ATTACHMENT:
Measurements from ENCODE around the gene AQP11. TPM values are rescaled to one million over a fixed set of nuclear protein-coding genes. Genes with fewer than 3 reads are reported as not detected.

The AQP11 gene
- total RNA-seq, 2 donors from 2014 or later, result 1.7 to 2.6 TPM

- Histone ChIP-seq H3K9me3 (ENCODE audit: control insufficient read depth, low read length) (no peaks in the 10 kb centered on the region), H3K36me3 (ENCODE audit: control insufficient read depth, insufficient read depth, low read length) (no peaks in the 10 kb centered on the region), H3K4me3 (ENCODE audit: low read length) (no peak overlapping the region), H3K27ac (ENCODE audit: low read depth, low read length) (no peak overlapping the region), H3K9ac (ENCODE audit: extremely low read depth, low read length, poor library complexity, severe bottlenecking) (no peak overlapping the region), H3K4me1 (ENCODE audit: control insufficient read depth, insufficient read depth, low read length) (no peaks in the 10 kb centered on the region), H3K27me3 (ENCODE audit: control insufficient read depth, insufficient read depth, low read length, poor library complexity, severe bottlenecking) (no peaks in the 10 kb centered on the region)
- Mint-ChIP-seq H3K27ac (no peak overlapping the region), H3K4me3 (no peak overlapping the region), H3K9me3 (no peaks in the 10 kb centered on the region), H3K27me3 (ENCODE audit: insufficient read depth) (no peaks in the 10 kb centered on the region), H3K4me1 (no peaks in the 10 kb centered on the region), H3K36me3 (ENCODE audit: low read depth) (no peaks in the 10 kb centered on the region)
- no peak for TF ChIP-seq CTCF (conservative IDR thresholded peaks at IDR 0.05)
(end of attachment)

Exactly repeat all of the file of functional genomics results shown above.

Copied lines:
Measurements from ENCODE around the gene AQP11. TPM values are rescaled to one million over a fixed set of nuclear protein-coding genes. Genes with fewer than 3 reads are reported as not detected.

The AQP11 gene
- total RNA-seq, 2 donors from 2014 or later, result 1.7 to 2.6 TPM

- Histone ChIP-seq H3K9me3 (ENCODE audit: control insufficient read depth, low read length) (no peaks in the 10 kb centered on the region), H3K36me3 (ENCODE audit: control insufficient read depth, insufficient read depth, low read length) (no peaks in the 10 kb centered on the region), H3K4me3 (ENCODE audit: low read length) (no peak overlapping the region), H3K27ac (ENCODE audit: low read depth, low read length) (no peak overlapping the region), H3K9ac (ENCODE audit: extremely low read depth, low read length, poor library complexity, severe bottlenecking) (no peak overlapping the region), H3K4me1 (ENCODE audit: control insufficient read depth, insufficient read depth, low read length) (no peaks in the 10 kb centered on the region), H3K27me3 (ENCODE audit: control insufficient read depth, insufficient read depth, low read length, poor library complexity, severe bottlenecking) (no peaks in the 10 kb centered on the region)
- Mint-ChIP-seq H3K27ac (no peak overlapping the region), H3K4me3 (no peak overlapping the region), H3K9me3 (no peaks in the 10 kb centered on the region), H3K27me3 (ENCODE audit: insufficient read depth) (no peaks in the 10 kb centered on the region), H3K4me1 (no peaks in the 10 kb centered on the region), H3K36me3 (ENCODE audit: low read depth) (no peaks in the 10 kb centered on the region)
- no peak for TF ChIP-seq CTCF (conservative IDR thresholded peaks at IDR 0.05)